To assess the association of 0.9% saline use versus a calcium-free physiologically balanced crystalloid solution with major morbidity and clinical resource use after abdominal surgery. 0.9% saline, which results in a hyperchloremic acidosis after infusion, is frequently used to replace volume losses after major surgery. An observational study using the Premier Perspective Comparative Database was performed to evaluate adult patients undergoing major open abdominal surgery who received either 0.9% saline (30,994 patients) or a balanced crystalloid solution (926 patients) on the day of surgery. The primary outcome was major morbidity and secondary outcomes included minor complications and acidosis-related interventions. Outcomes were evaluated using multivariable logistic regression and propensity scoring models. For the entire cohort, the in-hospital mortality was 5.6% in the saline group and 2.9% in the balanced group (P < 0.001). One or more major complications occurred in 33.7% of the saline group and 23% of the balanced group (P < 0.001). In the 3:1 propensity-matched sample, treatment with balanced fluid was associated with fewer complications (odds ratio 0.79; 95% confidence interval 0.66-0.97). Postoperative infection (P = 0.006), renal failure requiring dialysis (P < 0.001), blood transfusion (P < 0.001), electrolyte disturbance (P = 0.046), acidosis investigation (P < 0.001), and intervention (P = 0.02) were all more frequent in patients receiving 0.9% saline. Among hospitals in the Premier Perspective Database, the use of a calcium-free balanced crystalloid for replacement of fluid losses on the day of major surgery was associated with less postoperative morbidity than 0.9% saline.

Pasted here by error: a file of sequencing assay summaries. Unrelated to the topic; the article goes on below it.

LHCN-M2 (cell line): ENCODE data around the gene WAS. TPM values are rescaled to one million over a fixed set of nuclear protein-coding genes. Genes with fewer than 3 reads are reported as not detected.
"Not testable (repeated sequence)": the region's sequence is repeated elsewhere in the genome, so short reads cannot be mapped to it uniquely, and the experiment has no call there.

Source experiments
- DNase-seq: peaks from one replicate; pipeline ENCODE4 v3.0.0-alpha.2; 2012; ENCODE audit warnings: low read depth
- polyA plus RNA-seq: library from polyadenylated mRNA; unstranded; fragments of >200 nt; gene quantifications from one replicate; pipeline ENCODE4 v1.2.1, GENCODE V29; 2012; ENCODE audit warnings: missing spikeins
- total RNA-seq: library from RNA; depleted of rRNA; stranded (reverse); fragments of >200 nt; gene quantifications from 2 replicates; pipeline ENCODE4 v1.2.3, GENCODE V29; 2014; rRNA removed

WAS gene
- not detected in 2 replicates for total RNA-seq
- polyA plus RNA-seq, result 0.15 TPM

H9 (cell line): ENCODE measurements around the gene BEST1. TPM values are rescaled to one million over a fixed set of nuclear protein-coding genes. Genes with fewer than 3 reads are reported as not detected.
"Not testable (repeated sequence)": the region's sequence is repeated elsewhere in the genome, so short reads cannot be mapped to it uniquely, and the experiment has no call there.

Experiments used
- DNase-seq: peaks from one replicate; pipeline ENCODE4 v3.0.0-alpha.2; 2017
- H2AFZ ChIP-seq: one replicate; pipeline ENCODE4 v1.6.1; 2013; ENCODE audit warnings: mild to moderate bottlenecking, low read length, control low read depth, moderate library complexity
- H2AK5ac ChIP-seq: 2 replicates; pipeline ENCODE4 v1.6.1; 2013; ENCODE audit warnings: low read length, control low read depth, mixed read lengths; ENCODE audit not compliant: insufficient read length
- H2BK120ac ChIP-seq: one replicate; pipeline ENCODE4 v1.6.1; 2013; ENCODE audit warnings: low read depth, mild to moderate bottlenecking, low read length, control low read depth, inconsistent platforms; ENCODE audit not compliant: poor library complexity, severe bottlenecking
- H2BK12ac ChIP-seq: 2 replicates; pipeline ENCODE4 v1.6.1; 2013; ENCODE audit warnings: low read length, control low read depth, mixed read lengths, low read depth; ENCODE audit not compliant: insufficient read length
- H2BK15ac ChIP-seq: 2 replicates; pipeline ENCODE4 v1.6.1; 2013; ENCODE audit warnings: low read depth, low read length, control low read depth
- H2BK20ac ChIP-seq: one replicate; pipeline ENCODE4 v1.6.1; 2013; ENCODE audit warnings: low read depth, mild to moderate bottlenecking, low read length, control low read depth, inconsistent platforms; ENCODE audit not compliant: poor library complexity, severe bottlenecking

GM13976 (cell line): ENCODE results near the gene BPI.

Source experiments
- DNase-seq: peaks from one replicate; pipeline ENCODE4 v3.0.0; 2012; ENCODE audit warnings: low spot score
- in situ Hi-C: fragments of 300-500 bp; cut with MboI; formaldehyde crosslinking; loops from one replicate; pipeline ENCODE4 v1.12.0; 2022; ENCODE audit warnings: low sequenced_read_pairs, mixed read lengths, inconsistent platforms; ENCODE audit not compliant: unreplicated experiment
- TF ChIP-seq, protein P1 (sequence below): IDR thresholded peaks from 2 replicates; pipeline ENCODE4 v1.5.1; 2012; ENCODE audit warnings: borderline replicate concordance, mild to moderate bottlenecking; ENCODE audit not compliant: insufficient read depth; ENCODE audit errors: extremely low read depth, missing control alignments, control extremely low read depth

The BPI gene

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              Effect of salt and water balance on recovery of gastrointestinal function after elective colonic resection: a randomised controlled trial.